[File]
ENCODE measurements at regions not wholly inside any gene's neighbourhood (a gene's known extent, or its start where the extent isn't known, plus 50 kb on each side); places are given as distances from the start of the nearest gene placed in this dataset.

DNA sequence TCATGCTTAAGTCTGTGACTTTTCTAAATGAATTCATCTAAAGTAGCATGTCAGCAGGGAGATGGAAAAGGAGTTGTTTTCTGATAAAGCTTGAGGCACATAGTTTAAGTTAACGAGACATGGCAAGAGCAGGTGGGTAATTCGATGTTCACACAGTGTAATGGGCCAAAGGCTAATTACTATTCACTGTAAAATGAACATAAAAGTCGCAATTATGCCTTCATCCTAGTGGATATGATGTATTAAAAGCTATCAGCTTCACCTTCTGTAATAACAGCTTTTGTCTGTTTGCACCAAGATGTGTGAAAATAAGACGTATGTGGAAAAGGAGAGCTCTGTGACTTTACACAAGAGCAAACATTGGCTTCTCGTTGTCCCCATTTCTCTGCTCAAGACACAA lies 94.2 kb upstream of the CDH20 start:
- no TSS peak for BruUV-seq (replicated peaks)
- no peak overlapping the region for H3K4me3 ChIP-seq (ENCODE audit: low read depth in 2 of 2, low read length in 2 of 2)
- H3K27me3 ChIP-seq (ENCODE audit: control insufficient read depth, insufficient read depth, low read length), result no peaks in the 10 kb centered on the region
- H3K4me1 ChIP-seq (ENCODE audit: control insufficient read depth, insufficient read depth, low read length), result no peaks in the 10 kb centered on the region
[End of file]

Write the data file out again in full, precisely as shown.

ENCODE measurements at regions not wholly inside any gene's neighbourhood (a gene's known extent, or its start where the extent isn't known, plus 50 kb on each side); places are given as distances from the start of the nearest gene placed in this dataset.

DNA sequence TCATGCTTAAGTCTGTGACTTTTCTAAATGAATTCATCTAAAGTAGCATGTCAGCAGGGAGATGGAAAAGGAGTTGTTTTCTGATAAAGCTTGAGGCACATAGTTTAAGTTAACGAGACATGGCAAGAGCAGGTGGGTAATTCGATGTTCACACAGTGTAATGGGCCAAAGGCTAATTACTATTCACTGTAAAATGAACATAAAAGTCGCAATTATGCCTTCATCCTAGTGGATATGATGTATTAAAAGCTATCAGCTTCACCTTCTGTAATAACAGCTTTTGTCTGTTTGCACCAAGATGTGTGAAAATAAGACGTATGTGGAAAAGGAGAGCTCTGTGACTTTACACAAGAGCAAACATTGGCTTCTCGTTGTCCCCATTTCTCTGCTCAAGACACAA lies 94.2 kb upstream of the CDH20 start:
- no TSS peak for BruUV-seq (replicated peaks)
- no peak overlapping the region for H3K4me3 ChIP-seq (ENCODE audit: low read depth in 2 of 2, low read length in 2 of 2)
- H3K27me3 ChIP-seq (ENCODE audit: control insufficient read depth, insufficient read depth, low read length), result no peaks in the 10 kb centered on the region
- H3K4me1 ChIP-seq (ENCODE audit: control insufficient read depth, insufficient read depth, low read length), result no peaks in the 10 kb centered on the region